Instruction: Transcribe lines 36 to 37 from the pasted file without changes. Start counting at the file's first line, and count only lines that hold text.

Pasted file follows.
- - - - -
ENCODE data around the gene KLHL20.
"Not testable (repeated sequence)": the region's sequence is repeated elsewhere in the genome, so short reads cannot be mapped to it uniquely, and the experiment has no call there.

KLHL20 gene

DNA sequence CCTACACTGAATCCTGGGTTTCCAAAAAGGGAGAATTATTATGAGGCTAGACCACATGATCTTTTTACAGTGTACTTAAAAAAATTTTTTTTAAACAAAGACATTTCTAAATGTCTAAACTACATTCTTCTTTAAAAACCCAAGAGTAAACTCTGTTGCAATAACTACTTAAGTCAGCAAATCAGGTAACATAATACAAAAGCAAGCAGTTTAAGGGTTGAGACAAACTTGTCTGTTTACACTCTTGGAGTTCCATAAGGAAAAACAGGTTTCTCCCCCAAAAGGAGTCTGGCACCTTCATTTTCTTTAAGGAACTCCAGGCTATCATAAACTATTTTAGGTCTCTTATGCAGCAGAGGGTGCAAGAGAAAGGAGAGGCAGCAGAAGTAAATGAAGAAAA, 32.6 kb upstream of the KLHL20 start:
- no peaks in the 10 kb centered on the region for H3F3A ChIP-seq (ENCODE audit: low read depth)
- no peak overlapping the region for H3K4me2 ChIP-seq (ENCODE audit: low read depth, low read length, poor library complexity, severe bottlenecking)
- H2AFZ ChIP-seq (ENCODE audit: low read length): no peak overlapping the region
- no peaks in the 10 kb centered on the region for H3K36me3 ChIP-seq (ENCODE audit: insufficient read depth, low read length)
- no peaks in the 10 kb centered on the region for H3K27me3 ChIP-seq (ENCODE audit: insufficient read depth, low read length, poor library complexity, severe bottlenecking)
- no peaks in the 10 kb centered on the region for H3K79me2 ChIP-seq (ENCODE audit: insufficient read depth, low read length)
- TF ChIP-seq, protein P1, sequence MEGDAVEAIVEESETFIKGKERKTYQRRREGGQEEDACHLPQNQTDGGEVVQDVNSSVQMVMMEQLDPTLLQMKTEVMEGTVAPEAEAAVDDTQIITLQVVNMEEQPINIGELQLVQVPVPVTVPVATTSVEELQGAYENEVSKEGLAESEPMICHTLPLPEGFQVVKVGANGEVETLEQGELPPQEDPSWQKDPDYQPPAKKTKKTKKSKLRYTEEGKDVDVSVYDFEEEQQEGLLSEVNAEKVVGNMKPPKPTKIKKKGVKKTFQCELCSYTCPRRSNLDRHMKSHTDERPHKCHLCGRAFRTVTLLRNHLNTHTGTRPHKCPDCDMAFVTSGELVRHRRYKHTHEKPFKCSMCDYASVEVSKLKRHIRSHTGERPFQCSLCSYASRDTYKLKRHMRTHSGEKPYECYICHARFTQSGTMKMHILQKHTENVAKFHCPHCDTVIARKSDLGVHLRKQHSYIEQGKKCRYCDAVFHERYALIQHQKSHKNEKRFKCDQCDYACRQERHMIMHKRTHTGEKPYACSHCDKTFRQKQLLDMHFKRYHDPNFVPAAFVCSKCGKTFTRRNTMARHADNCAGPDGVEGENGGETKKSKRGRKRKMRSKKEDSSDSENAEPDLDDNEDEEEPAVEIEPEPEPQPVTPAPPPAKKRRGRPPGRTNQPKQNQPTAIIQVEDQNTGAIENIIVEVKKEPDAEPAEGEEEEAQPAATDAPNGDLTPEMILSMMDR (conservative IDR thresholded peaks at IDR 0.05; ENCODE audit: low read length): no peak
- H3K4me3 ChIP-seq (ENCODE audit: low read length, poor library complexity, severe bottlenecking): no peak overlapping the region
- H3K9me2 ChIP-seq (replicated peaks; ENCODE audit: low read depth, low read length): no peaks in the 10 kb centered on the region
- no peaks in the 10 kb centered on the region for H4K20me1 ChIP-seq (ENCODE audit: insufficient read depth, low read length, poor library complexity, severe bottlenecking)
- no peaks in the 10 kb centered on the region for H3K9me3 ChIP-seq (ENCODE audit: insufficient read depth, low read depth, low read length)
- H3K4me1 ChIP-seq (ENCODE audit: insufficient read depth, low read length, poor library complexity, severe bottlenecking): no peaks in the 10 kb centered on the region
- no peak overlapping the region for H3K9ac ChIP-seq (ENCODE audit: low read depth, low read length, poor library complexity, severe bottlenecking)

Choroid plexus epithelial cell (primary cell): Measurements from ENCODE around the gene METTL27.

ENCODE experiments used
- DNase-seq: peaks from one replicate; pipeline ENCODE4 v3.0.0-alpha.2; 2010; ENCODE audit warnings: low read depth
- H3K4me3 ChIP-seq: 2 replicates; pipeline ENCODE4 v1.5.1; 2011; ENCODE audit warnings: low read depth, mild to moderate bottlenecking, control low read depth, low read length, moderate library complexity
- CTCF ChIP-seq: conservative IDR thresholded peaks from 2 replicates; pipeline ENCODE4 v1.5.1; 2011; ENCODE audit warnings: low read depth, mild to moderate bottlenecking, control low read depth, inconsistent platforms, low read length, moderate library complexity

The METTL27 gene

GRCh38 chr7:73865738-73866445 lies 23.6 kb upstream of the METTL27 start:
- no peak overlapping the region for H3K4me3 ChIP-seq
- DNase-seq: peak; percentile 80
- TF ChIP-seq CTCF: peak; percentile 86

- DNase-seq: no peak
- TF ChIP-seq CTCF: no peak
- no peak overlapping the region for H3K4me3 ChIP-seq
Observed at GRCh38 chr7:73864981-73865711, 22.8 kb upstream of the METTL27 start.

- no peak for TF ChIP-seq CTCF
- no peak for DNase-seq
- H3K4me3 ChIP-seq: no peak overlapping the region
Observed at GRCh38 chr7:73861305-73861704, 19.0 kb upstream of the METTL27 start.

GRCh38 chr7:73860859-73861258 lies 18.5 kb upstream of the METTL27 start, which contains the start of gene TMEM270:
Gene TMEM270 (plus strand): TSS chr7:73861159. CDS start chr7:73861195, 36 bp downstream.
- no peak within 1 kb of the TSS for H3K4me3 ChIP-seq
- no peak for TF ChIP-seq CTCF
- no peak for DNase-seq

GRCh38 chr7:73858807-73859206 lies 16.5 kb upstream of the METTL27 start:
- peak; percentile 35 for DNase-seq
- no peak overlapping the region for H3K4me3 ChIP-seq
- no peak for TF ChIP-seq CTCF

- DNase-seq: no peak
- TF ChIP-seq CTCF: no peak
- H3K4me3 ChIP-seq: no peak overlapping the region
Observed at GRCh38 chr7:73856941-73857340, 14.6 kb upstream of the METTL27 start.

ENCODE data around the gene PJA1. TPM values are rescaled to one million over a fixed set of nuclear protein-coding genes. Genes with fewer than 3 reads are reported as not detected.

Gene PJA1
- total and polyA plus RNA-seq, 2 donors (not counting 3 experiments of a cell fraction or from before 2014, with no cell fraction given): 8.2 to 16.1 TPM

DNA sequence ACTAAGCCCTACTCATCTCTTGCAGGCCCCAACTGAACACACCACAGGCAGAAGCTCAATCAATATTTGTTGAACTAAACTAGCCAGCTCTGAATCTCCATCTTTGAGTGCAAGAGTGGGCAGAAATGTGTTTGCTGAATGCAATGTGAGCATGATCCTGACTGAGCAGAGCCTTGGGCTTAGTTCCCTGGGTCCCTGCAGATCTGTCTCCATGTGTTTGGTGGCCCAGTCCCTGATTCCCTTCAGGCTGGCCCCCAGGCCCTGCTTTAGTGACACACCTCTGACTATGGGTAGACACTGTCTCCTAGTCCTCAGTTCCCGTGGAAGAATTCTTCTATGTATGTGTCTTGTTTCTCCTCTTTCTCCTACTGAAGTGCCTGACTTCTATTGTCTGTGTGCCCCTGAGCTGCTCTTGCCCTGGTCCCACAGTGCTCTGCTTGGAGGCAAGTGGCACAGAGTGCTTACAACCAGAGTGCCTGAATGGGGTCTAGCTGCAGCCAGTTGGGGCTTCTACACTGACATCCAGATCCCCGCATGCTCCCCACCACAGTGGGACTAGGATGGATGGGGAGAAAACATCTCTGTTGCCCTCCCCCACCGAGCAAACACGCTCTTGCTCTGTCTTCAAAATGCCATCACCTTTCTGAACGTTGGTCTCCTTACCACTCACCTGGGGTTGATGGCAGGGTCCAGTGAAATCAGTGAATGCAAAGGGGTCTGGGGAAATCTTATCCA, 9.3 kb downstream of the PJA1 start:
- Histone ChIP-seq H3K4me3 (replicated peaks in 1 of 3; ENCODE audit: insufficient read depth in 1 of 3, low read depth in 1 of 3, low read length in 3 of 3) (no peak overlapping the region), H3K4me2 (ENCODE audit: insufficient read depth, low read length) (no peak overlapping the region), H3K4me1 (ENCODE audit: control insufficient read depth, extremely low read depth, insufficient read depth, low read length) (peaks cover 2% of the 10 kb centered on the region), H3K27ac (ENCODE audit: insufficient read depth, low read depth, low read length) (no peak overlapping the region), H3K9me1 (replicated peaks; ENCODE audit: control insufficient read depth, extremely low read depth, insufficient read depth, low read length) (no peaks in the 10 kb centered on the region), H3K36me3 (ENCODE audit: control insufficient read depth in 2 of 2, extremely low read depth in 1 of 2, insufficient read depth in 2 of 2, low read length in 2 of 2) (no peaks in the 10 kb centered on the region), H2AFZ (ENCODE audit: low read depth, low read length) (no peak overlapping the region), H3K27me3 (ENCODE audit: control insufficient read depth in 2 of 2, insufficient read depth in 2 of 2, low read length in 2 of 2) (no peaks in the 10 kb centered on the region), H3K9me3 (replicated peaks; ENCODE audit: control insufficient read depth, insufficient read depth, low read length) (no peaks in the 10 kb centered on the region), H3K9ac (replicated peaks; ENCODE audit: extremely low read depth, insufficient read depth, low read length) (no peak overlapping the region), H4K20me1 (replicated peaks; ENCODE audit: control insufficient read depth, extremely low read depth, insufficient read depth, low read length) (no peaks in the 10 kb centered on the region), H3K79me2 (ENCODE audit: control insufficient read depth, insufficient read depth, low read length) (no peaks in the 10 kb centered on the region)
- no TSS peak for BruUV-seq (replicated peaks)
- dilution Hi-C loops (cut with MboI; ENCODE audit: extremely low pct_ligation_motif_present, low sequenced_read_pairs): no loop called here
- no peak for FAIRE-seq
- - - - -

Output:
GRCh38 chr7:73860859-73861258 lies 18.5 kb upstream of the METTL27 start, which contains the start of gene TMEM270:
Gene TMEM270 (plus strand): TSS chr7:73861159. CDS start chr7:73861195, 36 bp downstream.